Spoiler alert! At the end of Creation, Jon Amiel's biopic about Charles Darwin, the famed scientist decides in 1859, after much hemming and hawing, to publish his landmark evolutionary book On the Origin of Species. If you think such a lede is in jest, then let me make clear that Amiel's film acts as though this conclusion is actually in doubt, a preposterous pose struck in order to generate a modicum of drama from a tale in which the true focus is not on publishing outcomes but on the inner struggle of its subject.
Based on Randal Keynes's biography, the story fixates on Darwin's (Paul Bettany) twin dilemmas: his grief and work-inspired guilt over the death of his beloved oldest daughter Annie (Martha West), and the objections to his research from wife Emma (Jennifer Connelly), a devout woman whose faith has amplified since the passing of her first-born. Both of these weigh heavily on Darwin's conscience as he grapples with the magnitude of his scientific findings, which he rightfully acknowledges, as does everyone from Emma to Toby Jones's anti-religion revolutionary, will forever rupture fundamental conceptions about life and, thus, radically transform the very nature of human thought. It's an intellectual theory in direct opposition to the status quo that's the epicenter of Creation.
Yet despite this obvious fact, Amiel's film is more or less devoid of debate, a glaring omission considering that the tensions between Charles and Emma form the material's central undercurrent. Call it timidity in a conservative-attack-dog contemporary culture, or merely fidelity to the era's spirit of public civility, but the lack of contentious back-and-forths are painfully felt, since without them, there's little supplementary meat to the proceedings' bones. When first introduced, Darwin is a woefully stressed shut-in, his stomach pained by anxiety over his work and his mind so wracked by misery over Annie's lost battle to illness that he now regularly sees and converses with her in hallucinations. Darwin's turmoil is meant to parallel his research as a real-world example of the difficulties of personal adaptation and evolution. It's a thread that Amiel refuses to explicitly underline with dim-bulb exposition.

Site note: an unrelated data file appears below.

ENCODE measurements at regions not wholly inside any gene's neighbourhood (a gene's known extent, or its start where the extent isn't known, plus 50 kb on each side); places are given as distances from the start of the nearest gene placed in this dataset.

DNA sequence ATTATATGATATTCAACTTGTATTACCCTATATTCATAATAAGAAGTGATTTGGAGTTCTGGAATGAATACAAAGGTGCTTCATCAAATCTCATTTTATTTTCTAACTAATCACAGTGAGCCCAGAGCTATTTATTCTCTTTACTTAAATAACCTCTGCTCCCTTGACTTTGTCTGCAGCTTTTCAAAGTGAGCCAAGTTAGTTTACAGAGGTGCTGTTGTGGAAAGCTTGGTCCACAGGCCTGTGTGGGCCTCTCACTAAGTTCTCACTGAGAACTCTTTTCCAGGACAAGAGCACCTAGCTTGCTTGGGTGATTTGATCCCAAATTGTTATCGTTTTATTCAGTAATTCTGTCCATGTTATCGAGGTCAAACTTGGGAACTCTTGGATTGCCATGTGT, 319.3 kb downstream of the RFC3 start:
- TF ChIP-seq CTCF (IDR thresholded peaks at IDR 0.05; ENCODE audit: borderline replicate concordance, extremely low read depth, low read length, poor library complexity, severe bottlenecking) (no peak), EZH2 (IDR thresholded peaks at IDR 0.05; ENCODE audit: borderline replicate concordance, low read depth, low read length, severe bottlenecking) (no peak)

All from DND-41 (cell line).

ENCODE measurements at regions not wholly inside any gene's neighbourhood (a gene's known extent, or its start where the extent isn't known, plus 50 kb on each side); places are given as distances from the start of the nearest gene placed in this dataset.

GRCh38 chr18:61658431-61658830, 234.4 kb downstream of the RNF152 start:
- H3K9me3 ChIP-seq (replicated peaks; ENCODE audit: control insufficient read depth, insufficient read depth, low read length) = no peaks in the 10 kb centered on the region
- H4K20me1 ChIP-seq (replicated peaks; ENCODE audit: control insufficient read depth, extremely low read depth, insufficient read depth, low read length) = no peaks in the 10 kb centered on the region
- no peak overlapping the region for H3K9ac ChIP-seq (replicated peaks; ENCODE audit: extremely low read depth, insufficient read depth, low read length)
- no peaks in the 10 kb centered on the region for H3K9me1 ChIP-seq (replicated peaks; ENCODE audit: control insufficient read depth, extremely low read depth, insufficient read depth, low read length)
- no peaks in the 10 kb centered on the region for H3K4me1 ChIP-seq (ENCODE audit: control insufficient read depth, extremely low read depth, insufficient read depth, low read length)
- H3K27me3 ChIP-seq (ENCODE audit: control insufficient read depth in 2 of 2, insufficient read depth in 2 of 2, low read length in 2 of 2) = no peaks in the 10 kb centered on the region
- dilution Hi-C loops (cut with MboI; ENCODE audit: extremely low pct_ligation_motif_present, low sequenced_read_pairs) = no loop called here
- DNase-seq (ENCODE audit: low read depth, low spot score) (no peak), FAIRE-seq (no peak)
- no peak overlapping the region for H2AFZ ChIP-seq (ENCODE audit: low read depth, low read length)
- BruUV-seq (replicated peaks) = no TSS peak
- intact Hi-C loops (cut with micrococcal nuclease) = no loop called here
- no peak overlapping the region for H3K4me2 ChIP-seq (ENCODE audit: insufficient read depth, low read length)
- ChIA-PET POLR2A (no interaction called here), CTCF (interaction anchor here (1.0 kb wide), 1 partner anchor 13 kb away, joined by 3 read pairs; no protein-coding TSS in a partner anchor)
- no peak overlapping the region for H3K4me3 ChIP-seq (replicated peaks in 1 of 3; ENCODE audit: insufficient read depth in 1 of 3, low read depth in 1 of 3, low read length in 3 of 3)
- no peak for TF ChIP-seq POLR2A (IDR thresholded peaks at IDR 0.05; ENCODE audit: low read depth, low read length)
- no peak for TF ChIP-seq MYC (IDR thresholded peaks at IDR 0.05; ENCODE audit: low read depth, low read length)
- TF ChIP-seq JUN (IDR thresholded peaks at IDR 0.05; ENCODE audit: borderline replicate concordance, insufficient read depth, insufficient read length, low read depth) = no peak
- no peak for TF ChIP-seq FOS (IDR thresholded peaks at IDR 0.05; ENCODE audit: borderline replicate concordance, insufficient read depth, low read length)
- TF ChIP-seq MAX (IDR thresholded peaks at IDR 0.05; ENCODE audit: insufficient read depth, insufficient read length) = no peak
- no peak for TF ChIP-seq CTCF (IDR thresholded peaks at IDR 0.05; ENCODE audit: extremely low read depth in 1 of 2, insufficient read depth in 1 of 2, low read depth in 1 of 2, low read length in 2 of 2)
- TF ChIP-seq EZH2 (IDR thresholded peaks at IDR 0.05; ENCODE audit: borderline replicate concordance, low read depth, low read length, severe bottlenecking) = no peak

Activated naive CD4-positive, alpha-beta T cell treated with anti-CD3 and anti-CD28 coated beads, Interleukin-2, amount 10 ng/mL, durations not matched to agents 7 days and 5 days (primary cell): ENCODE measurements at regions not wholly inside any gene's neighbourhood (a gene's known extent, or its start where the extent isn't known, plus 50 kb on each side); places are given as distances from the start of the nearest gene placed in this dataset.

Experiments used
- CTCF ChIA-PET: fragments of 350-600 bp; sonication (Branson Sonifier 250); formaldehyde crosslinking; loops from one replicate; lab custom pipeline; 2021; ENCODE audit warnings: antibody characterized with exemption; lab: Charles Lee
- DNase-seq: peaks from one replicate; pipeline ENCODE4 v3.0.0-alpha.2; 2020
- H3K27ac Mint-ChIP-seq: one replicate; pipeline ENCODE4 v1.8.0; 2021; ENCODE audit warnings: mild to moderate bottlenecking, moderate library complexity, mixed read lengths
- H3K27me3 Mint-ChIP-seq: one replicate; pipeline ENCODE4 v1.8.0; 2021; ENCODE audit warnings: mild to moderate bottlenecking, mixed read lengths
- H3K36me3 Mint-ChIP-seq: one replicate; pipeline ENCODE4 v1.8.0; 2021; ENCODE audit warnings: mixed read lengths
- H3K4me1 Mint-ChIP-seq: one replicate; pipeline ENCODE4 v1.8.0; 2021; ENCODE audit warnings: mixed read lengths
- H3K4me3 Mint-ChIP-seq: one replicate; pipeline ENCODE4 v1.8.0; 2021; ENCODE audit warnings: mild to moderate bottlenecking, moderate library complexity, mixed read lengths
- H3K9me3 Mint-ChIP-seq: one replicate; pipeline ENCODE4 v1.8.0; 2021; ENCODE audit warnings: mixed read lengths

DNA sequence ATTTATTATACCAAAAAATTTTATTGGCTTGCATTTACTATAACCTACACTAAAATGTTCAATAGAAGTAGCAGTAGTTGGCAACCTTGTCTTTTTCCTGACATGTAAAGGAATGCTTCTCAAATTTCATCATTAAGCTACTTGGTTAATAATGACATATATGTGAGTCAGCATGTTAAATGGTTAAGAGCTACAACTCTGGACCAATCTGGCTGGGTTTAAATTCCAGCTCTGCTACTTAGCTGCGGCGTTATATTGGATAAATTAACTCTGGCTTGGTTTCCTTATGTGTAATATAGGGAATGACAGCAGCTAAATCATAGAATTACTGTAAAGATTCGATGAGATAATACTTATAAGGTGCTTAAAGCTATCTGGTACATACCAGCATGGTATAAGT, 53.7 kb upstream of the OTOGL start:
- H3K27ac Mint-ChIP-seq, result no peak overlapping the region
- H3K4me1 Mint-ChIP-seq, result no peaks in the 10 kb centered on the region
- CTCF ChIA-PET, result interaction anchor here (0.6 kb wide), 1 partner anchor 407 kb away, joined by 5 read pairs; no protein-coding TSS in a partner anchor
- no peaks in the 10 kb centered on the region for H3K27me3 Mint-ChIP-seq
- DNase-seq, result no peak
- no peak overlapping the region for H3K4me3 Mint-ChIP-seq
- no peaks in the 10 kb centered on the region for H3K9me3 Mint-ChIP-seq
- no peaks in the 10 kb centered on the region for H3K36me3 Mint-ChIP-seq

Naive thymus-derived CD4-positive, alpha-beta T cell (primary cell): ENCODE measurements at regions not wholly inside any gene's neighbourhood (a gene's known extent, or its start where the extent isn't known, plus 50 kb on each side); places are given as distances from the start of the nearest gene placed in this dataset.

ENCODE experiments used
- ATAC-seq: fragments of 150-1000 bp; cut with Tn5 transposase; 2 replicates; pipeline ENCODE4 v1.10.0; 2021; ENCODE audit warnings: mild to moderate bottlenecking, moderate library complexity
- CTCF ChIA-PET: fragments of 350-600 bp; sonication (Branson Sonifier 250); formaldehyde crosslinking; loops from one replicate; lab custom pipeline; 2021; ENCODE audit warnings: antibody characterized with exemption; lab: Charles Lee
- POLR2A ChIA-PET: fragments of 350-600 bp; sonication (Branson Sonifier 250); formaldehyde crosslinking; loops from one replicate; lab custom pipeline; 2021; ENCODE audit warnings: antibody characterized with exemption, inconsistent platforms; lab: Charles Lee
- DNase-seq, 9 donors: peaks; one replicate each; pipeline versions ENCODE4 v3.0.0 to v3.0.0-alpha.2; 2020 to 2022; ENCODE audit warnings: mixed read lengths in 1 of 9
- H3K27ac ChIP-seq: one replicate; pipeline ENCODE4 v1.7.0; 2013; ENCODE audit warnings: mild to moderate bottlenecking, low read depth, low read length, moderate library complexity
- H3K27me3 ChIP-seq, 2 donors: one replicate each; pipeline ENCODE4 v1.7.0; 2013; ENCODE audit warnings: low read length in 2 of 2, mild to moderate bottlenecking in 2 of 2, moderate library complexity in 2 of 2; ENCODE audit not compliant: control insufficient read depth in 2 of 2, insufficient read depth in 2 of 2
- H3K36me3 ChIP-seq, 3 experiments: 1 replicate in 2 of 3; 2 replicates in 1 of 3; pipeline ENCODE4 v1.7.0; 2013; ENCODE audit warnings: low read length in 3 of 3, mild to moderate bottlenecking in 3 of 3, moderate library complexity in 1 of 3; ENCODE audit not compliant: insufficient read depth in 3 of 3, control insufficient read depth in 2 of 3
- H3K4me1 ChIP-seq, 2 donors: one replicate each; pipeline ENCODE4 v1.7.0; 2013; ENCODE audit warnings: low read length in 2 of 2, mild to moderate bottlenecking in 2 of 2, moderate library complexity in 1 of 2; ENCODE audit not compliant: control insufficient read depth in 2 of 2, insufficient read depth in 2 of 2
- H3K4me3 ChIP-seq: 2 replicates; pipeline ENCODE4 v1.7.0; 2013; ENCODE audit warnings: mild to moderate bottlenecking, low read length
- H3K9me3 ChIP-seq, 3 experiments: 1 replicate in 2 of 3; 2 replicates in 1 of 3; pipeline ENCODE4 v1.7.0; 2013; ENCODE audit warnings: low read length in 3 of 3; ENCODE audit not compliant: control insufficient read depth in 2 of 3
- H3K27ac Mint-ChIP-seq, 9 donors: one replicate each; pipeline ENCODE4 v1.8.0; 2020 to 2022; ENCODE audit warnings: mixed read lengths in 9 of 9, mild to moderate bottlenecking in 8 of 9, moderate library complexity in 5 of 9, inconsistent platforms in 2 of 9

Alas, whereas Big Statement dialogue is, relative to other biopics, quite restrained, his portrait of the man's efforts to accept and acclimate to a new reality is otherwise mucked up by all manner of directorial flim-flam. The main culprit in this regard are Darwin's visions of Annie, which quickly prove a taxing contrivance that, while allowing the character to hash out his doubts and confront his demons, brings little to the table that wasn't already present. It's a stylistic choice excessively fanciful for material rooted in a celebration of the rational, and one that affords Amiel too many opportunities for neat visual parallels and overwrought slow motion, both of which come into play via clichéd water-shower imagery. Creation's consideration of Darwin's anguish is heartfelt, but its treatment is often corny, not to mention at odds with the otherwise straightforward nature of the material.
While Connelly's buttoned-up sorrow is a familiar pose for the actress, she wears gloom beautifully, and her sharp features lend Emma a taut severity that nicely clashes with Bettany's physical frumpiness and psychological disarray. The actor embodies the scientific icon with a compelling blend of warmth, fear, and stubborn intellectual integrity, the latter manifesting itself during conversations with Darwin's former friend Reverend Innes (Jeremy Northam). Amid intrusive and unnecessary time-lapse shots of decaying birds, the plot's flip-flopping back and forth in time, and his protagonist's conversations with ghosts, Bettany's turn, at once multifaceted and never showy, captures both a sense of imposing mental faculties and relatable human emotion. It's a performance that deserves a better film.